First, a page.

Earn an A+ in communication

Reading Time: 2 minutesshutterstock_34528765

By the middle of the school year, most parents of young children have met their child’s classroom teacher. Over several school visits, parents and teachers have had the opportunity to get to know each other’s interests, values and communication styles. By mid-year there is often a take-it-for-granted good harmony in the feelings between home and school.

But sometimes the harmony is interrupted when parents have questions or concerns about programmes, activities or academic progress. What is the best way to start a discussion with the teacher without risking the good relationship you’ve been building?

Clarify misunderstandings with a call or email.

Ask directly:

  • “Can you please tell me how to … ?”
  • “Would you please send more information about … ?”
  • “I think I might have missed one message on … Would you please let me know more about it?”
Understand the response.

Listen to the voice or read the email with care. Sometimes a short telephone call or a quick email is all that is needed to clarify a misunderstanding. When you do get a clarifying response, be sure to thank the teacher for the prompt and helpful reply. If there is no response in one to two days and the matter is important to your child’s welfare, try calling or emailing once again.

Invite a longer conversation on complex issues.

Broader concerns about reading level expectations, maths methods on the computer, nutritional content of the school lunches, religious teachings and so on require more time for all points of view to be heard. Request a time to meet directly with the teacher or administrator. Arrive promptly and assume that the meeting will last no longer than 15 to 20 minutes. With a calm voice, begin by clearly stating your questions. (Write these down before the meeting so that you don’t forget anything.)

Some ways to begin discussion on the more complex topics might be:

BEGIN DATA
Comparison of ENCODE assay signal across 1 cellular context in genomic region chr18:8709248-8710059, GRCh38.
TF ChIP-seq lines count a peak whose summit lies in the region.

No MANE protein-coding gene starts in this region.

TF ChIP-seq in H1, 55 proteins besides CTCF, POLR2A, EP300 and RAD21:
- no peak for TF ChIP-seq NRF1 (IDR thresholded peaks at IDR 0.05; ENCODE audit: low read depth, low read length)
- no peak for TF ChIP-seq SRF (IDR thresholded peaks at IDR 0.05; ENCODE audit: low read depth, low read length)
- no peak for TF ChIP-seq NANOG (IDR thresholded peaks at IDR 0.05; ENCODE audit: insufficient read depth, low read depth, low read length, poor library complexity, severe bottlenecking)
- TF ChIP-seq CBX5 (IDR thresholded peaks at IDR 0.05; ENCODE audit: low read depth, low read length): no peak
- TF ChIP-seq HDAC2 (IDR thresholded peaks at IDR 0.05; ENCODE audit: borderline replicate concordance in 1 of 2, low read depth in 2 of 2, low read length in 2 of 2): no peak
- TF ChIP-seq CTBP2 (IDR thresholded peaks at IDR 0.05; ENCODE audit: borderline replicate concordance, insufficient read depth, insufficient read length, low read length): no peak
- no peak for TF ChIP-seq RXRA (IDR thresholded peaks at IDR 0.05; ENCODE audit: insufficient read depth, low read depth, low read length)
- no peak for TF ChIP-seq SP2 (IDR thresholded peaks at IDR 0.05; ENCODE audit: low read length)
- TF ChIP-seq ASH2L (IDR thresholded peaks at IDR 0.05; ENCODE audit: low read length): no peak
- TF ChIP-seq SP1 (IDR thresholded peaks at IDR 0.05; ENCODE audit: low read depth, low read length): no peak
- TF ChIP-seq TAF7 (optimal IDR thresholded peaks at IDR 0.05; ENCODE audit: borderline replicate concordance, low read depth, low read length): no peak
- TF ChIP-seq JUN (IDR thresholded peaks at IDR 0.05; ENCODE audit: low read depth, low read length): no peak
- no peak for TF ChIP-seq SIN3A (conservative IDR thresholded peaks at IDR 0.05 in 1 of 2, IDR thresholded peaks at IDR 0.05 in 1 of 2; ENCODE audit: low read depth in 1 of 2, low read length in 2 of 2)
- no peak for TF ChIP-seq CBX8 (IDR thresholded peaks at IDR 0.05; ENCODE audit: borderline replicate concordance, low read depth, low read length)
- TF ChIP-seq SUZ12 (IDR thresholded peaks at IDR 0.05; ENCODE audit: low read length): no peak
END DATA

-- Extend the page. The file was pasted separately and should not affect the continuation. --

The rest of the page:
• “We could not find any information on the school website about … Would you please explain why it is that … ?”
  • “Both of us are curious about … Could you help us understand the reasons why … ?”
  • “In our previous school, we were told to … Here we find that you are suggesting the opposite. Can you help us to understand the difference between … ?”
Stay focused.

If you hear ideas with which you do not agree, ask for more information. Do not object until you fully understand what the teacher or school official is saying. Ask how the programme got started. Ask how parents might learn more. Listen for the main content and separate this from supporting or background information. Do not let the conversation wander into side questions; help to keep the attention on the question you have asked.

Ask for more time to consider.

Sometimes it becomes obvious that you don’t know enough about the topic to continue the conversation with the teacher. At that point, it’s probably best to thank the teacher for her time and ask if you might return at a later date. Let her know that you want to know more about the area of concern; ask for printed materials or website resources.

Talk with other parents.

From parents of children who travel on your child’s school bus to women you meet in the supermarket, tennis buddies or parent association leaders, chances are that someone else has dealt with a similar problem before. Ask other parents what they have done in similar circumstances.

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